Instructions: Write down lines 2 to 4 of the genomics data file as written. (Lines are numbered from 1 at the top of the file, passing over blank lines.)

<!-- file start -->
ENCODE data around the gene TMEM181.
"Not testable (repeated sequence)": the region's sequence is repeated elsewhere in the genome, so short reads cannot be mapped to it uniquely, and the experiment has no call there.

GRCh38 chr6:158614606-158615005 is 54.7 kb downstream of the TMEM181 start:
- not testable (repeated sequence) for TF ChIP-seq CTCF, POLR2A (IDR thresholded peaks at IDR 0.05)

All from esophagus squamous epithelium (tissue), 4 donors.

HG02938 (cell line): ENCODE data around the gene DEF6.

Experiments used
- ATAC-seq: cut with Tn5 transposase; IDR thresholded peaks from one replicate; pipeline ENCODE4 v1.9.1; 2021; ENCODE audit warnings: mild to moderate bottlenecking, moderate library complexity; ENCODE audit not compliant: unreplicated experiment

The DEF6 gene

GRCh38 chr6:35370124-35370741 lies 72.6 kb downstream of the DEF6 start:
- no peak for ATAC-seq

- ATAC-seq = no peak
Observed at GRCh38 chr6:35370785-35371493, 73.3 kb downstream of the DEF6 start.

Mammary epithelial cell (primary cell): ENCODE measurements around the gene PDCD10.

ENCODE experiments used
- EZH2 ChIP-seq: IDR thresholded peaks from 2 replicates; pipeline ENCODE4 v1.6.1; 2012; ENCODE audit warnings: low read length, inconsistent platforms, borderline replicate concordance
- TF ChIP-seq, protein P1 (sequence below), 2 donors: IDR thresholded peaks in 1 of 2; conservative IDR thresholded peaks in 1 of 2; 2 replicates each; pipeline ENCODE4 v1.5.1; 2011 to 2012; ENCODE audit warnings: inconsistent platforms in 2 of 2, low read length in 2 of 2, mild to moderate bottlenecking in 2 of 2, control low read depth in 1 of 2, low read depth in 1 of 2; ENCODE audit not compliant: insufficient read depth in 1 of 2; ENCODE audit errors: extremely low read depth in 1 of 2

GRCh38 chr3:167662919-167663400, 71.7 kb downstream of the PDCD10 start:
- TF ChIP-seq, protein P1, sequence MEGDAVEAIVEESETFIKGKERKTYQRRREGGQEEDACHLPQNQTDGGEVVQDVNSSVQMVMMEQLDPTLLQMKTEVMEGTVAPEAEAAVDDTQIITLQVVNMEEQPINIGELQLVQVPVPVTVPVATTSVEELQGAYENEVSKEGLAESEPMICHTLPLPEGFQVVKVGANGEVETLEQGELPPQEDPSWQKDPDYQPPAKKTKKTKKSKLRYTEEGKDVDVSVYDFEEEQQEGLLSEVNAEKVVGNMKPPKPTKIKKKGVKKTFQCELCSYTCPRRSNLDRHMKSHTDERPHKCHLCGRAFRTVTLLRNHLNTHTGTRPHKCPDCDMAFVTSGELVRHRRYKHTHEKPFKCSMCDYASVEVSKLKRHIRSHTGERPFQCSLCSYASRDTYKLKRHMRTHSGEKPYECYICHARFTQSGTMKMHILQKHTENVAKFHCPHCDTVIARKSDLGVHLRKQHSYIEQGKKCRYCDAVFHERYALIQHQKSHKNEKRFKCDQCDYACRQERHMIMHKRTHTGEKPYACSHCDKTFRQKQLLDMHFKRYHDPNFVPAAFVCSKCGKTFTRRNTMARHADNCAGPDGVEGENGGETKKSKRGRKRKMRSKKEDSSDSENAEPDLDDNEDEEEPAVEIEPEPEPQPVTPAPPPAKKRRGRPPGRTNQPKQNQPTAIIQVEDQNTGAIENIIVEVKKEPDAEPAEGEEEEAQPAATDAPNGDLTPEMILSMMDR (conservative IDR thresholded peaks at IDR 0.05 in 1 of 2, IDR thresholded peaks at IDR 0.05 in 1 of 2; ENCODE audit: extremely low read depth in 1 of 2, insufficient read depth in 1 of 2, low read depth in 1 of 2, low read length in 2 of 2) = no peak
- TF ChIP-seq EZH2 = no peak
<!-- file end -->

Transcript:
"Not testable (repeated sequence)": the region's sequence is repeated elsewhere in the genome, so short reads cannot be mapped to it uniquely, and the experiment has no call there.

GRCh38 chr6:158614606-158615005 is 54.7 kb downstream of the TMEM181 start:
- not testable (repeated sequence) for TF ChIP-seq CTCF, POLR2A (IDR thresholded peaks at IDR 0.05)